No sooner do we have JVC unleashing a 32-inch LCD TV combined with a built-in hard disk recording system -- the-- than LG steps forward with a combi 32-inch TV of its own, the £500 32LG4000. Only this time it's not a PVR that's been built in, but a DVD player...
Despite all the hype surrounding Blu-ray right now, DVD continues to do massive business. So while die-hard future-heads might wish that the 32LG4000 had a built-in Blu-ray player, there really is more than enough life left in DVD to justify the combi's existence.
In fact, the idea of putting a Blu-ray deck into a TV as small as 32 inches actually seems rather incongruous to us -- and would probably have made the TV prohibitively expensive.
The DVD player is tucked neatly away down the TV's right-hand rear side so as not to compromise the TV's rather gorgeous red and black design. The TV's speakers, too, have been hidden out of sight -- though before you start worrying about the effect this might have on their sound quality, it's worth pointing out that they've been tuned by industry audio guru Mark Levinson. So there you go.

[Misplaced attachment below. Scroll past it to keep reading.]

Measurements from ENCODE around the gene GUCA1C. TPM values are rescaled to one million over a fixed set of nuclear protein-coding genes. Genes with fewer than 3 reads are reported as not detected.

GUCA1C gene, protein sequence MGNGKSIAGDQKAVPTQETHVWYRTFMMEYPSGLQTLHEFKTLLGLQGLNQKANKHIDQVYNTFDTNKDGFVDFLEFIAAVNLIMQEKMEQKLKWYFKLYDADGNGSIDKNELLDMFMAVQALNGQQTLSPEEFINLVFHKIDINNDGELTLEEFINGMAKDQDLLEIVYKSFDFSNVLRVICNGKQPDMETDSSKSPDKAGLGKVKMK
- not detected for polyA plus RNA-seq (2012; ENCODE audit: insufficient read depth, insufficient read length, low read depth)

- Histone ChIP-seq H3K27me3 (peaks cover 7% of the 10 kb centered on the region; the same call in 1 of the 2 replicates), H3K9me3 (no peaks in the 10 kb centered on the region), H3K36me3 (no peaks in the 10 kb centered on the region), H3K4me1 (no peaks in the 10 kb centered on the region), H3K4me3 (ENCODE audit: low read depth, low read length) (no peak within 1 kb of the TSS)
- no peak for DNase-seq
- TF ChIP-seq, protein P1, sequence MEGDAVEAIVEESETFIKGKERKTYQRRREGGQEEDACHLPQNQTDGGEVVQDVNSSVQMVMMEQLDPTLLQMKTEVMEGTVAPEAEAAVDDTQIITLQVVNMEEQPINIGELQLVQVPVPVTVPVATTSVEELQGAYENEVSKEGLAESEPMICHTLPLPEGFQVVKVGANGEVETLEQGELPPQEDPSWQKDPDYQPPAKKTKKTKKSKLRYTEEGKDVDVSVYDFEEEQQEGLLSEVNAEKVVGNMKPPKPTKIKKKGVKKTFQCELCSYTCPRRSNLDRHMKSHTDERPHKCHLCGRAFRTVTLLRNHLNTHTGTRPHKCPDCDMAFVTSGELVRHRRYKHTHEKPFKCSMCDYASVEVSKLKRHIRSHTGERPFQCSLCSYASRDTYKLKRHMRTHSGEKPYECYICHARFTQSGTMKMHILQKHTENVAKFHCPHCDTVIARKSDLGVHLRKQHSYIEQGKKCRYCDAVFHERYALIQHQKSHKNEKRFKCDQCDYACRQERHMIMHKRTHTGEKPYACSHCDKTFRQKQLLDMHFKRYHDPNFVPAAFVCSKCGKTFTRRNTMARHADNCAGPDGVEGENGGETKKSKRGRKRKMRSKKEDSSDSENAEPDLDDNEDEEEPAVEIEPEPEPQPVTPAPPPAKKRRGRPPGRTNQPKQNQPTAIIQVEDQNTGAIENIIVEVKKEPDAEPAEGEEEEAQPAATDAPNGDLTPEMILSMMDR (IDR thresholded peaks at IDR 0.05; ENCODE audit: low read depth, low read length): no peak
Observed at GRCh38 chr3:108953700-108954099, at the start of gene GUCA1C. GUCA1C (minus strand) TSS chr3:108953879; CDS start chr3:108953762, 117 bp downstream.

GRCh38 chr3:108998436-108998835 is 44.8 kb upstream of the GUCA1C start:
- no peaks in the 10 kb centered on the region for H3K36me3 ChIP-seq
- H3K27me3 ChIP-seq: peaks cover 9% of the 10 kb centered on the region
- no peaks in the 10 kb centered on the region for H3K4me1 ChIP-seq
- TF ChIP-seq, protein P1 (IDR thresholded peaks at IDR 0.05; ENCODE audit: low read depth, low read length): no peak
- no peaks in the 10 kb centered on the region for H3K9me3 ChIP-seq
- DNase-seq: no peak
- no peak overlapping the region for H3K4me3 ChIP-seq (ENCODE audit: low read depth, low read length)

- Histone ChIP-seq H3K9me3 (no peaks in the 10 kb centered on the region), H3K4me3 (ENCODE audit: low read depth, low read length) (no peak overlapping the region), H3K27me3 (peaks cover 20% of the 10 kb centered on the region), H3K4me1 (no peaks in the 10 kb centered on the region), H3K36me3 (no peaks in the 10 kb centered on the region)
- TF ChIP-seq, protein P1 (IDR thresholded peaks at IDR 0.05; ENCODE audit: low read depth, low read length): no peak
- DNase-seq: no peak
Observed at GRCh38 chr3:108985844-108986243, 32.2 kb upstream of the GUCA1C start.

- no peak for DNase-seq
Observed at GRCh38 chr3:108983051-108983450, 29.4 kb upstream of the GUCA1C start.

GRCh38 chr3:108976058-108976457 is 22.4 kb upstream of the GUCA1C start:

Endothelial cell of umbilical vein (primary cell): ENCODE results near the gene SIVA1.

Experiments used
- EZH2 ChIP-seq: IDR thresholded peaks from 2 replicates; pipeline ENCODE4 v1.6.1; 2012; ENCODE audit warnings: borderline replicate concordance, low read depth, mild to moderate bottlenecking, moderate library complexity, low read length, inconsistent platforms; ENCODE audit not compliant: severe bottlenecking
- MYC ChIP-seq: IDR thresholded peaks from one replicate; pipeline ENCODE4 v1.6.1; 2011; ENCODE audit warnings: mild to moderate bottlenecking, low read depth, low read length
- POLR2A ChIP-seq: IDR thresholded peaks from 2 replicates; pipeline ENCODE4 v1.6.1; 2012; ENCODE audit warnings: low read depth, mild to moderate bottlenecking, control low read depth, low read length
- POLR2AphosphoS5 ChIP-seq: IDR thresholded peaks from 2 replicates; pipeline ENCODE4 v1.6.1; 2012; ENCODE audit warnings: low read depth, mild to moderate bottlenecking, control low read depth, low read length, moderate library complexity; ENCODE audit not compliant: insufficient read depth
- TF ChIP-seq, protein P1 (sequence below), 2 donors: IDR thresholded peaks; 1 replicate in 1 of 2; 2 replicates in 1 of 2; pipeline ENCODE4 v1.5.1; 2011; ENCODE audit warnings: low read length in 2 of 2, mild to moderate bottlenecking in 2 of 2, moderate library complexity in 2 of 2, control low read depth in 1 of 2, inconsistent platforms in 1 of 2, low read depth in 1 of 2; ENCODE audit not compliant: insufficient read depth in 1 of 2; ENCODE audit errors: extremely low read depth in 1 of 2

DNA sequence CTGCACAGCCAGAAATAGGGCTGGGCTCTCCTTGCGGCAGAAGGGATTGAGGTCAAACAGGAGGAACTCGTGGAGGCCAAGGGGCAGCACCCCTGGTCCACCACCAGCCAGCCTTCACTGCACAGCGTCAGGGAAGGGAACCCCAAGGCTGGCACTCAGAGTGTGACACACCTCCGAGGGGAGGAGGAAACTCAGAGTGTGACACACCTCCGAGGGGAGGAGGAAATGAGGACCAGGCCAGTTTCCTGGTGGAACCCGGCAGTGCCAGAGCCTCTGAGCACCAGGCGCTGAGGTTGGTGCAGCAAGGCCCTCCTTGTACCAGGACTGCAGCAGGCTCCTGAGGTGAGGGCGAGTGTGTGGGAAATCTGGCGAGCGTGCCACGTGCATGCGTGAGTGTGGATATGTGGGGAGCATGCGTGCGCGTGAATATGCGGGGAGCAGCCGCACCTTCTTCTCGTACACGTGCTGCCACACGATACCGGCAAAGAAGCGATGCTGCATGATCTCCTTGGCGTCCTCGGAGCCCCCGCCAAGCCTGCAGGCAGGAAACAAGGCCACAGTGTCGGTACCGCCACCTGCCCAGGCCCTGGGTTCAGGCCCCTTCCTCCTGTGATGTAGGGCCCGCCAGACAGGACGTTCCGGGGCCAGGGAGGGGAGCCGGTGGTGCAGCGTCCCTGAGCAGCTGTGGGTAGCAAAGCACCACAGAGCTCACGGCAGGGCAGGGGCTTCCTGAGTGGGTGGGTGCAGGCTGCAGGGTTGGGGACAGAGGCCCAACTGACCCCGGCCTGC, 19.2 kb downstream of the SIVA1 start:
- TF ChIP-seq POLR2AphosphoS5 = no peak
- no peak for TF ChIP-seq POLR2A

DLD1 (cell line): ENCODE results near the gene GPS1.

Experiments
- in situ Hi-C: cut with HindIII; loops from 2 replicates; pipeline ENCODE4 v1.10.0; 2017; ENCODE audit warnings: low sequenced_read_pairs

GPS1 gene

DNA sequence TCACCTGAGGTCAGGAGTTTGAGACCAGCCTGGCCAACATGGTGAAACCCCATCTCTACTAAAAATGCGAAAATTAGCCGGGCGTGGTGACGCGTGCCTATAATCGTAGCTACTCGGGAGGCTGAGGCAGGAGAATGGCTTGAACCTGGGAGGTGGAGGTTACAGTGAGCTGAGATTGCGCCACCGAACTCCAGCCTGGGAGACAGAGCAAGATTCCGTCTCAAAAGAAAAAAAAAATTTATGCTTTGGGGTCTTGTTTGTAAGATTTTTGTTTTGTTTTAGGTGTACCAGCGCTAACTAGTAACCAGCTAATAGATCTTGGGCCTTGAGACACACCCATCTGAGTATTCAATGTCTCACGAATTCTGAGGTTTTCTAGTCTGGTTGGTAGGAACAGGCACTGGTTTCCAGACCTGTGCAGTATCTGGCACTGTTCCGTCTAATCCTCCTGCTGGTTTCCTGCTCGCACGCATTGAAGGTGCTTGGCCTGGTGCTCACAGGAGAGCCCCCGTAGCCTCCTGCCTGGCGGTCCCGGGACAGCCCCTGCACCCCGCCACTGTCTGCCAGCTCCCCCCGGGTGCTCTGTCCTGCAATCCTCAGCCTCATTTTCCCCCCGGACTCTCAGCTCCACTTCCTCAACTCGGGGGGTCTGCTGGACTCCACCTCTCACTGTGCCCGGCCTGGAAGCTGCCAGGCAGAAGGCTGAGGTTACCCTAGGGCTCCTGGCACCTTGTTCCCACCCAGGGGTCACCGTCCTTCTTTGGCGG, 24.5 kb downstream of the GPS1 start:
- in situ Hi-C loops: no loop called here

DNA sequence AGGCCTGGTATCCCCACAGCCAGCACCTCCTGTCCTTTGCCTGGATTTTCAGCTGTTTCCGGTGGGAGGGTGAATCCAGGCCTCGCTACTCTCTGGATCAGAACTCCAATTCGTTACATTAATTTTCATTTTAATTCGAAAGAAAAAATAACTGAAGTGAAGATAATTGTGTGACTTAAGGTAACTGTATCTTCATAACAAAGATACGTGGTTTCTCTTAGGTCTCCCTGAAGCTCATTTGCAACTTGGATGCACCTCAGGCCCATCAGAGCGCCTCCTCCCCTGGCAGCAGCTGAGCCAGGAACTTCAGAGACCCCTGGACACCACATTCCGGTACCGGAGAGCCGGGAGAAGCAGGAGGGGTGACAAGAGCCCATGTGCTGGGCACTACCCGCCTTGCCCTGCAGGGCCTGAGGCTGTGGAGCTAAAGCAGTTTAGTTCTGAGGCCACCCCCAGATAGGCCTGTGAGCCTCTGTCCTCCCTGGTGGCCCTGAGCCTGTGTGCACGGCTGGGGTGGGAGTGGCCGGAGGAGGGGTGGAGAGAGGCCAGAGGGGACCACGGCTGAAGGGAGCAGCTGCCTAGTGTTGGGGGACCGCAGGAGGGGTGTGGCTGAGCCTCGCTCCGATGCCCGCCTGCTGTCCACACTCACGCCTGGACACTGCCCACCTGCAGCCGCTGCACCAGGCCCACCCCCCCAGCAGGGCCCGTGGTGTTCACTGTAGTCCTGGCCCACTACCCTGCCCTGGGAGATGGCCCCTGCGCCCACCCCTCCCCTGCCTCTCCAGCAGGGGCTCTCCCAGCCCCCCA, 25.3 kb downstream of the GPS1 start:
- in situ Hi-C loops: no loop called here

Despite having a DVD deck built-in, the 32LG4000 still provides three HDMI inputs for other sources to use, and unlike the recently reviewed JVC PVR combi TV, there's also a D-Sub port for PC use.
Other handy features include 1080p/24 format support, the ability of the DVD deck to play DivX discs, and so much flexibility in its picture adjustments that it can be professionally calibrated by an Imaging Science Foundation engineer. Starting our tests with that all-important DVD deck, we were very pleased indeed to find only low-level traces of MPEG blocking or twitching noise, and decent levels of sharpness.
The 32LG4000's TV and HD pictures, meanwhile, are agreeably bright and punchy, with vivid colours and clean whites. HD pictures look reasonably detailed too, considering this TV doesn't have much in the way of image processing (not even LG's usually omnipresent XD Engine system).
The lack of processing actually helps the 32LG4000's pictures look very natural, too, thanks to the absence of any sort of processing side effects -- especially as moving objects suffer surprisingly little from LCD's blurring problems.